Although there are no accurate data for concordance rates of leukaemia in infant twins, it seems to be very high, and perhaps approaching one hundred percents. If this is correct, it suggests that MLL gene fusion in utero has a dramatic impact, ensuring subsequent leukaemia. But for children aged between two and six years who have acute lymphoblastic leukaemia, the concordance rate is considerably lower at around five percents.
This still represents a one hundred fold extra risk of leukaemia for the twin of a patient with acute lymphoblastic leukaemia but also indicates the need for some additional postnatal events for which there is a one in twenty chance, or ninety five percent discordance. This actually suggests, at a minimum, a two hit model for the natural course of childhood leukaemia.
If this model of leukaemia development is correct, then for every child with acute lymphoblastic leukaemia diagnosed, there should be at least twenty healthy children who actually have had a chromosome translocation, a functional leukaemia fusion gene, and a covert pre leukemic clone generated in utero.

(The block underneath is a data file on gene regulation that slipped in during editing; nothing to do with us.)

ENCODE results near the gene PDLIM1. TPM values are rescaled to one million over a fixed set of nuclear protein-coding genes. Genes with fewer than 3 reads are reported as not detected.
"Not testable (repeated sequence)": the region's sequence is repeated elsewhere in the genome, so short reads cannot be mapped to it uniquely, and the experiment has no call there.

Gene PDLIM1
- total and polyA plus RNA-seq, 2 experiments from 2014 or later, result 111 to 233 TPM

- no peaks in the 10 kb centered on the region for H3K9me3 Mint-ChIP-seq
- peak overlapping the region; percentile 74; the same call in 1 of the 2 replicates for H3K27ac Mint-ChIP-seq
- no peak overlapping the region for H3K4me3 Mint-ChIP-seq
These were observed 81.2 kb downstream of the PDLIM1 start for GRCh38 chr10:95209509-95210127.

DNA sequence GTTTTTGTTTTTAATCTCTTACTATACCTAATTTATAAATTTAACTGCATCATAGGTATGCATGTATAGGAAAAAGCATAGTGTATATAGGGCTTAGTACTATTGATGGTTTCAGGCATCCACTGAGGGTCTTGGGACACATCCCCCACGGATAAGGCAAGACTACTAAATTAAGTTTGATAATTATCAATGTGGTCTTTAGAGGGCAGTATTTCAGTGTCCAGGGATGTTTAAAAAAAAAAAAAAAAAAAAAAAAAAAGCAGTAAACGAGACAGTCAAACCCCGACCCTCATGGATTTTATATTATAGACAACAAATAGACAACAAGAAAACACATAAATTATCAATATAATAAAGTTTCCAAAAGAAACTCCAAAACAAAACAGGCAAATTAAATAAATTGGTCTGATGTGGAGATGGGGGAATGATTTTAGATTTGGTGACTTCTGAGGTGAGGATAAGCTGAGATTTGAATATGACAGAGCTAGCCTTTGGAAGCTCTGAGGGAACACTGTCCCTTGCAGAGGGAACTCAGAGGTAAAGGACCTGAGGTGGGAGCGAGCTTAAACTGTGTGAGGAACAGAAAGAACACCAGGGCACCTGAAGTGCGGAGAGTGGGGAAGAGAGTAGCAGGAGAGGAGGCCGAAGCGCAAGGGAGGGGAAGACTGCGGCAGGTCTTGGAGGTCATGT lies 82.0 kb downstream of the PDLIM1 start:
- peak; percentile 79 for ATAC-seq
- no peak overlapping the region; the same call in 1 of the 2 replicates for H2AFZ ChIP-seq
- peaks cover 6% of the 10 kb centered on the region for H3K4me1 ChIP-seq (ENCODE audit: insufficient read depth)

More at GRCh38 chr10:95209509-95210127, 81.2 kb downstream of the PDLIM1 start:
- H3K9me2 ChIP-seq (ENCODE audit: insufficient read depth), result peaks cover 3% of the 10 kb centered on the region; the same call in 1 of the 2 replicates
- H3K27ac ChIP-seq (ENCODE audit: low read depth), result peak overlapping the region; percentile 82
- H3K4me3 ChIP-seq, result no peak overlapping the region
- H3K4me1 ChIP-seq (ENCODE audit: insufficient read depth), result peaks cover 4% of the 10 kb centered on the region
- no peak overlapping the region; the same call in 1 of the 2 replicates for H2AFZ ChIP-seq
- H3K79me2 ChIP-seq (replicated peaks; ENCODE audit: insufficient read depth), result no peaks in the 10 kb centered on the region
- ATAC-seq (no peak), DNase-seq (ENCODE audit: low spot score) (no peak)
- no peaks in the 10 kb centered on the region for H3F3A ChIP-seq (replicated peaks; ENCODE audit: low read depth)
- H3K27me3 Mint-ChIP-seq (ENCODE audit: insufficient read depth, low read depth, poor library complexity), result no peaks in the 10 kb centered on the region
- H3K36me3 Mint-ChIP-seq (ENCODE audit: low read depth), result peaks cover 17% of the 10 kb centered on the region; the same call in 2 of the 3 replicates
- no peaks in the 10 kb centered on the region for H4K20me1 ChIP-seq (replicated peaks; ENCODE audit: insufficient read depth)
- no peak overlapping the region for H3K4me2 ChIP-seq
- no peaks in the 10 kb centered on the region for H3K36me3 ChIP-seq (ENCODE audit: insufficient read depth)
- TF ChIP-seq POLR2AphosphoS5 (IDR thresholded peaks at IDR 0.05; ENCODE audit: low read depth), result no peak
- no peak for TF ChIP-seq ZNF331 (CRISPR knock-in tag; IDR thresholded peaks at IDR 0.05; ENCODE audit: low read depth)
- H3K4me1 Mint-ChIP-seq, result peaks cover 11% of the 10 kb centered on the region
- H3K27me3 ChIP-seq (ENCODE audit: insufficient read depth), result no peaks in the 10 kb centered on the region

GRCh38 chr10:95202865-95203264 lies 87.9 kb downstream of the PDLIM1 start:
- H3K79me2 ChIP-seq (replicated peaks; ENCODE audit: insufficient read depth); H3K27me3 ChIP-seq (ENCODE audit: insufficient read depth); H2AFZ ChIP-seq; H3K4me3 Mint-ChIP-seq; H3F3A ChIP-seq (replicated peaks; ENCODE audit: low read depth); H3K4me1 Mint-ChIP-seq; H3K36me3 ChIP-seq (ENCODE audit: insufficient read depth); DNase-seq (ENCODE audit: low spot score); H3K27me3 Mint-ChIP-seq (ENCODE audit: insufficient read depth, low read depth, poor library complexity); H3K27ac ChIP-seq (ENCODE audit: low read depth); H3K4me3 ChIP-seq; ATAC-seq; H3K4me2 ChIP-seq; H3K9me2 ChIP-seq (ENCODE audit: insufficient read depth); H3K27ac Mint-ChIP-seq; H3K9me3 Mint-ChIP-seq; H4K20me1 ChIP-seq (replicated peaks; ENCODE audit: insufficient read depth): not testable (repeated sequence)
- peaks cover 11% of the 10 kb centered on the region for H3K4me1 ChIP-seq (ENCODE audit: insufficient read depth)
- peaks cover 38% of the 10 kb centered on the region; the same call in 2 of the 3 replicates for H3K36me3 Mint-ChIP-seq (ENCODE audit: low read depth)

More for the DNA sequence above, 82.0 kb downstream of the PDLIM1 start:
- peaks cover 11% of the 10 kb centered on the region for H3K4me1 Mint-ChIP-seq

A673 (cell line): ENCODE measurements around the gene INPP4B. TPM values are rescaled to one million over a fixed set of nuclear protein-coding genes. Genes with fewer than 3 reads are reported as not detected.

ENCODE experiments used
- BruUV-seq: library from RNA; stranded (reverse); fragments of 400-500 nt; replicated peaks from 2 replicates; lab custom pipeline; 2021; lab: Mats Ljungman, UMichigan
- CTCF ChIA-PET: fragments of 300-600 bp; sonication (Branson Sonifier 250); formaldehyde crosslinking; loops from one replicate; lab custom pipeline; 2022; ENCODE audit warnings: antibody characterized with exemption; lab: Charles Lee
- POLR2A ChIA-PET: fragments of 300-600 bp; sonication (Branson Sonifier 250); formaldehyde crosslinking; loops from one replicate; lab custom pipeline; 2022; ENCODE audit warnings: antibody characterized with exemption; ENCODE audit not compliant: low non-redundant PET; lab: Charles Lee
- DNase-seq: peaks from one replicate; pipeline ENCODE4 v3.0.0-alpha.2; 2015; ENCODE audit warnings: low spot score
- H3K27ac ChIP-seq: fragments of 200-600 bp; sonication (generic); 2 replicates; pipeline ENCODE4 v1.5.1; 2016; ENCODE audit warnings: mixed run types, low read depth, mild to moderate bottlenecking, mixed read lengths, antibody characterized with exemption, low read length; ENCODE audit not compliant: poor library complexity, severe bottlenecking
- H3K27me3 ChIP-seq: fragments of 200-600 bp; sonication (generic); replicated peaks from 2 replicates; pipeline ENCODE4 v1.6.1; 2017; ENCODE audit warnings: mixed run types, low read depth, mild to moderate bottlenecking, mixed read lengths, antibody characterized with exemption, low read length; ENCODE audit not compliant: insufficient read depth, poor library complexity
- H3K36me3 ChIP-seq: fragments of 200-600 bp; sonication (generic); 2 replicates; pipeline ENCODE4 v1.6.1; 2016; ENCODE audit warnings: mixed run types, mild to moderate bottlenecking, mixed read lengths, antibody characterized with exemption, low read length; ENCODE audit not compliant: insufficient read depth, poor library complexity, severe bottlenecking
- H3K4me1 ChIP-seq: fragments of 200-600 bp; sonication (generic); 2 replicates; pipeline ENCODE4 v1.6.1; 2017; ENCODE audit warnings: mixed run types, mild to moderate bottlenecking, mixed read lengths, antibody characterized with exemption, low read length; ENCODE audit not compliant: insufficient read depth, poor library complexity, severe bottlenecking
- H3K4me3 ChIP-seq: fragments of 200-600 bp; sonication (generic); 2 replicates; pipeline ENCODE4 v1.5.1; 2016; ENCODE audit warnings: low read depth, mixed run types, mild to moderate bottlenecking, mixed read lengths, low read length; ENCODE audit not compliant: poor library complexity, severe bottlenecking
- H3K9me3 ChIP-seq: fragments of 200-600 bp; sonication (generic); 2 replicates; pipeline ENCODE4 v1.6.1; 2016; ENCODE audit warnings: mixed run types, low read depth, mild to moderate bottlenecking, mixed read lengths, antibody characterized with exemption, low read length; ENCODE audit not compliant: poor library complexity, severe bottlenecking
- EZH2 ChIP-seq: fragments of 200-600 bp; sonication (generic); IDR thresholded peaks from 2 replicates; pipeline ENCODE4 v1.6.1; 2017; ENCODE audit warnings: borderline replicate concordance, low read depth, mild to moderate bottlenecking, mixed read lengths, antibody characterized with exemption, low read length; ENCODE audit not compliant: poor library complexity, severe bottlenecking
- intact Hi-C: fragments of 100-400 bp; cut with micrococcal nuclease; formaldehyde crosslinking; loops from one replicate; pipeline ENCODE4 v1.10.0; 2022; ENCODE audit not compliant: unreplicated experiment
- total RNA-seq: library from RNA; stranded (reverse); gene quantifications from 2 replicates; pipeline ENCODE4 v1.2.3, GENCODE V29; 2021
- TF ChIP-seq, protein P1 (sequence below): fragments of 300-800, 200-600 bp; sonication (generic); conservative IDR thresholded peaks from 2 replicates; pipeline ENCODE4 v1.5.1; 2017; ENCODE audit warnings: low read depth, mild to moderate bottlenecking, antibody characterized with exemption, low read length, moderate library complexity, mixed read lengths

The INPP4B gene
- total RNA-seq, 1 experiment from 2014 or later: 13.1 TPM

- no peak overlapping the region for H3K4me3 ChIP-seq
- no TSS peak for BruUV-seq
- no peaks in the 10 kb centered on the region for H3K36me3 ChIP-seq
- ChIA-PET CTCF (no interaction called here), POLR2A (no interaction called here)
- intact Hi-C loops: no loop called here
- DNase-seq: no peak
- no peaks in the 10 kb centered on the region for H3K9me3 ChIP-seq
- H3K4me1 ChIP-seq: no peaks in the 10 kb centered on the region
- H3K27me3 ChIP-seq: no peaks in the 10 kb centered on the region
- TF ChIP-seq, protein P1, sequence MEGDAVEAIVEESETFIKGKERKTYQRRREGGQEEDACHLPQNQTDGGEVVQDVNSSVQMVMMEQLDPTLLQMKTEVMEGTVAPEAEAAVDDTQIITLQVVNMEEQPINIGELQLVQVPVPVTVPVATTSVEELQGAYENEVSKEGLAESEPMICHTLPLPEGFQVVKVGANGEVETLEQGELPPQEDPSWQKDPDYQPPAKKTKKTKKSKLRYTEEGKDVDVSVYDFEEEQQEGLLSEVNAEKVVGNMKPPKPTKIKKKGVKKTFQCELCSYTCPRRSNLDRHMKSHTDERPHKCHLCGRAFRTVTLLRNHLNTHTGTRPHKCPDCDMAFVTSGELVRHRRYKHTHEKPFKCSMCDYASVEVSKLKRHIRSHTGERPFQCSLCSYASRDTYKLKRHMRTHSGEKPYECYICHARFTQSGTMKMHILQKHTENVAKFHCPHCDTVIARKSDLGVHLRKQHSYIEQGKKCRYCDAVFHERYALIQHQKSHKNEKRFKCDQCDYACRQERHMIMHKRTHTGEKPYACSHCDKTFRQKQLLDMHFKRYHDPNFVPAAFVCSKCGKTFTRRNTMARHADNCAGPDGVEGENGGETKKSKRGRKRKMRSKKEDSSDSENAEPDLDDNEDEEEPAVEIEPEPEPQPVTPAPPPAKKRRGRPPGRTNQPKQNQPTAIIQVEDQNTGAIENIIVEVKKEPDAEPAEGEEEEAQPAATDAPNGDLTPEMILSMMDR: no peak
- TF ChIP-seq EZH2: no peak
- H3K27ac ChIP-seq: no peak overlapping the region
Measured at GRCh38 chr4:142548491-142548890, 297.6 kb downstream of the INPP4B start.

This possibility has been investigated by screening unselected samples of newborn cord blood for fusion genes. Cord blood is actually the best place to find stem cells especially if you want to do umbilical cord blood collection and then go to a cord blood bank or stem cell bank to store it just in case.
The real bottleneck in development of acute lymphoblastic leukaemia therefore seems to be a stringent requirement for a second hit after birth, which is exposure and additional chromosomal or molecular abnormality.
A key issue to resolve is what exposures or events might precipitate the chromosome breaks whose improper repair initiates or promotes childhood leukaemia. Given the biological diversity of leukaemia, it is highly unlikely that there is a single cause. Even for a defined biological subtype of the disease, there probably is not one cause as such but a causal mechanism. As with other cancers, this is likely to involve an interaction of exposure with inherent genetic susceptibility, and chance.
Epidemiological evidence suggests that ionising radiation, certain chemicals, viruses and bacteria may actually play a part in the development of some subtypes of leukaemia and lymphoma in adults and children. Whether any of these exposures have a major role in childhood leukaemia is uncertain, but large scale case control molecular epidemiological studies in Great Britain and the United States if America may provide answers. Doing stem cell storage or cord blood storage in a cord blood bank or a stem cell bank could be a good solution as breakthrough seems to happen more and more often.